Zircon Industry Association, 24 Old Bond Street, Mayfair, London W1S 4AP, UK

Welcome to the

Zircon Industry Association

The Zircon Industry Association (ZIA) is an independent industry association for the entire zirconium value chain, from zircon sand produced by mining and beneficiation to a wide range of downstream products, including zircon flour, opacifiers, refractory materials, fused zirconias and zirconium chemicals, metal and alloys.

Latest News

Fidel García-Guzmán has been elected Board Chairman of the Zircon Industry Association (ZIA). Fidel, Chief Executive of Guzmán Global, will serve two years in the role.

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Published in Spanish and English, the article discusses the sustainable benefits of zircon containing roof tiles.

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Following a review of over 2,600 peer-reviewed papers published in 2019, ZIA has identified the most popular areas of research.

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ZIA Handbook 2019

Zircon Handbook

80+ pages of market statistics, current applications/uses and emerging R&D.

Zircon Transport Guide

Zircon Transport Guide

Comprehensive guide to the procedures and regulations involved in transporting zircon.

Lifecycle Assessment Brochure

Lifecycle Assessment (LCA)

Access the first life cycle assessment on zircon sand production in ceramic tiles.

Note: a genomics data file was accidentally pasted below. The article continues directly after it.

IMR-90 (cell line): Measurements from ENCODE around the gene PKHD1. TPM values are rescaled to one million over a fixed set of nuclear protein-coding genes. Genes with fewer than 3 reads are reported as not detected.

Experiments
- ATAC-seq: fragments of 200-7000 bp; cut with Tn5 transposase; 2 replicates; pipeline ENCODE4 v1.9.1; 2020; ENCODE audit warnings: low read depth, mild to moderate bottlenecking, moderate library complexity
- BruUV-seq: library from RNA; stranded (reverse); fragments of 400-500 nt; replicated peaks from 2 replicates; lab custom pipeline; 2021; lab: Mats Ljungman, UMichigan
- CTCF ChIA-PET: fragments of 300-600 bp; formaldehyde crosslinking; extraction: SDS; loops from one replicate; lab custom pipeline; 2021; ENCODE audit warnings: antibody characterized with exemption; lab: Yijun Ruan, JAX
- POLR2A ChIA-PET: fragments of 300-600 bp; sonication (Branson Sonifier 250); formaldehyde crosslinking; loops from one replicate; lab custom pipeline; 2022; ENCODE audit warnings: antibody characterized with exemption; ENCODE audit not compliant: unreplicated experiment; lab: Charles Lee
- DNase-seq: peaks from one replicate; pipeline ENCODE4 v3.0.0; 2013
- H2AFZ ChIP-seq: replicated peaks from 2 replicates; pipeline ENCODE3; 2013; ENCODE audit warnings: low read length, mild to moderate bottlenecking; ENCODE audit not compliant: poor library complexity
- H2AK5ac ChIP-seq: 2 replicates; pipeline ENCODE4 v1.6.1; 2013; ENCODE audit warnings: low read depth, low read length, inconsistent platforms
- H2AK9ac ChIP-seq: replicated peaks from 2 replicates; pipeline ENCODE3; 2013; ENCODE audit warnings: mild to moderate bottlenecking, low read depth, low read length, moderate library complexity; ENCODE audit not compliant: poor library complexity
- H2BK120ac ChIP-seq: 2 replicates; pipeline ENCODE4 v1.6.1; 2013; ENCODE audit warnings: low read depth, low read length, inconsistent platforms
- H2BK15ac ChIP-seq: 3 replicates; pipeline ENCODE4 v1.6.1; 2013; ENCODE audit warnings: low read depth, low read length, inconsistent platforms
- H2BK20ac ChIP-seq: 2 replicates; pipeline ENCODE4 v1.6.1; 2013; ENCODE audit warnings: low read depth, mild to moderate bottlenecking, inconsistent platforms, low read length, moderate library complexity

Why Zircon is so important

Zircon and its derivatives are used in countless every day products, most notably in the manufacture of ceramic tiles. They also have many other critical and unique uses across the global industrial sector. The role that zircon and its derivatives play in today’s world is far-reaching and because of its unique qualities and environmental credentials, its importance is still growing.

From bathrooms to life enhancing medical implants, learn more about the extraordinary uses of zircon in our modern world.


Zircon-containing roof tiles reduce urban heat island effect

Zircon is playing a role in minimising the environmental impact of how we live.

Refined corrosivity testing supports zircon shipments

Zircon sand is not corrosive to metal and, therefore, is not a candidate for classification as a corrosive in bulk.

Zircon, zirconia and zirconium - what's the difference?

Learn about the different properties associated with zircon, zirconia and zirconium.